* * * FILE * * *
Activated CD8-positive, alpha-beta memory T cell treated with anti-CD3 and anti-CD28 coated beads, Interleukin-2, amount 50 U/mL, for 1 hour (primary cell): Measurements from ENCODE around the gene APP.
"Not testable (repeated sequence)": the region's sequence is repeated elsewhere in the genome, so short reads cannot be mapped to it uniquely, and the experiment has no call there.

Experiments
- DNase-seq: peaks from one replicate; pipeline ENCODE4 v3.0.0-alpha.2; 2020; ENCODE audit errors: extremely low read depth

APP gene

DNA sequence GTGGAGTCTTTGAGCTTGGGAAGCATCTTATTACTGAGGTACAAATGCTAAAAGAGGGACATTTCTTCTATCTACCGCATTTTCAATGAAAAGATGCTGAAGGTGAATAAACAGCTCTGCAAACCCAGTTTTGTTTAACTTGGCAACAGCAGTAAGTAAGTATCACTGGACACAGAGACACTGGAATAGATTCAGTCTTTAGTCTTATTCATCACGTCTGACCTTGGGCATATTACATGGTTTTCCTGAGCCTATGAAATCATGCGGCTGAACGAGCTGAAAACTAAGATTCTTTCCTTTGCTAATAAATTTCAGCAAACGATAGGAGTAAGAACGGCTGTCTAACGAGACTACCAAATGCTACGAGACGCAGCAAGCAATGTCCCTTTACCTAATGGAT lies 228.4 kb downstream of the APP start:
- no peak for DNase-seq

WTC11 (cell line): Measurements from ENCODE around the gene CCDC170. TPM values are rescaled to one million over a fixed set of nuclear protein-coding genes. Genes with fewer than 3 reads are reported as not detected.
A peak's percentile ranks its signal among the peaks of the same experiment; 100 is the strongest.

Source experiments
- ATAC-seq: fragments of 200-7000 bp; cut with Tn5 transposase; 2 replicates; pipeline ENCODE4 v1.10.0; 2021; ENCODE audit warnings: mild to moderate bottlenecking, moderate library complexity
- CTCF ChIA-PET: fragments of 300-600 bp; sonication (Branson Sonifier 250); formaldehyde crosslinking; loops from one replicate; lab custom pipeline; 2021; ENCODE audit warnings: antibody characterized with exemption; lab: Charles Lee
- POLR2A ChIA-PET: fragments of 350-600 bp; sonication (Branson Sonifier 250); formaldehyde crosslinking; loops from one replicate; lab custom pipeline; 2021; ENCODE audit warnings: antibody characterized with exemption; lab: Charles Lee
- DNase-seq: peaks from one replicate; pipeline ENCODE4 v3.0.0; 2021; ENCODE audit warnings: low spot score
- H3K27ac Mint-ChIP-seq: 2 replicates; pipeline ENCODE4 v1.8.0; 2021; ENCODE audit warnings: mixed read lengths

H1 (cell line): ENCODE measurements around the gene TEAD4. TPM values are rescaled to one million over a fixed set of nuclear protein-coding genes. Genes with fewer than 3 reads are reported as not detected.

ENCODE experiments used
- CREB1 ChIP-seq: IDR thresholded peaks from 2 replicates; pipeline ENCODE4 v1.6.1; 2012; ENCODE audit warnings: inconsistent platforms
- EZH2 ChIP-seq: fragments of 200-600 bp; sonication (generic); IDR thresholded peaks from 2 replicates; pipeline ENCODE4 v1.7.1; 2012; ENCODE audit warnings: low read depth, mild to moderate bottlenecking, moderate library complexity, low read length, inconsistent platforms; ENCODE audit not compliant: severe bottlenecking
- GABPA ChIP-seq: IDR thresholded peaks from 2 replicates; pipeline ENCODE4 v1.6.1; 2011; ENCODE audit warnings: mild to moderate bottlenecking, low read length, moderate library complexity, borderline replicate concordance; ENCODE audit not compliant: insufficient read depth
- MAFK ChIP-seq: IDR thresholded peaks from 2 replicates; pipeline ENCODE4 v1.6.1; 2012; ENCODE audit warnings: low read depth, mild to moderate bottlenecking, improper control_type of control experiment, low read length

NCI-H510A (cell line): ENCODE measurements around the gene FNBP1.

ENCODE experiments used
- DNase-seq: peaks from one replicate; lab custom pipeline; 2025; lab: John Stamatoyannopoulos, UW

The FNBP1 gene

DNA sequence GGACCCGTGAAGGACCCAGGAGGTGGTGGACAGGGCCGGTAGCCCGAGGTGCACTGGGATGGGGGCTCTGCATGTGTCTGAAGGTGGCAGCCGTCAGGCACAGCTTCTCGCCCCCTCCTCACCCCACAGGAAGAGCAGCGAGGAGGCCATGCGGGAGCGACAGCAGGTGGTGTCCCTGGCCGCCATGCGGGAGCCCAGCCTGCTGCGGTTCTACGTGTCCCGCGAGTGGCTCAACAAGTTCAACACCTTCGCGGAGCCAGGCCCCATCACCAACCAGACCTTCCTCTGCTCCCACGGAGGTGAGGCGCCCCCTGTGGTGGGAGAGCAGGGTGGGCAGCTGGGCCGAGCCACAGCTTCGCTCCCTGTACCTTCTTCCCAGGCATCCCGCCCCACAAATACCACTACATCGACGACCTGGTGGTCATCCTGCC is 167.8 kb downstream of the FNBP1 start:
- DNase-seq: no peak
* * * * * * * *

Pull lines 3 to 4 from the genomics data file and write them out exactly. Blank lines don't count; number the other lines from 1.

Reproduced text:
Experiments
- DNase-seq: peaks from one replicate; pipeline ENCODE4 v3.0.0-alpha.2; 2020; ENCODE audit errors: extremely low read depth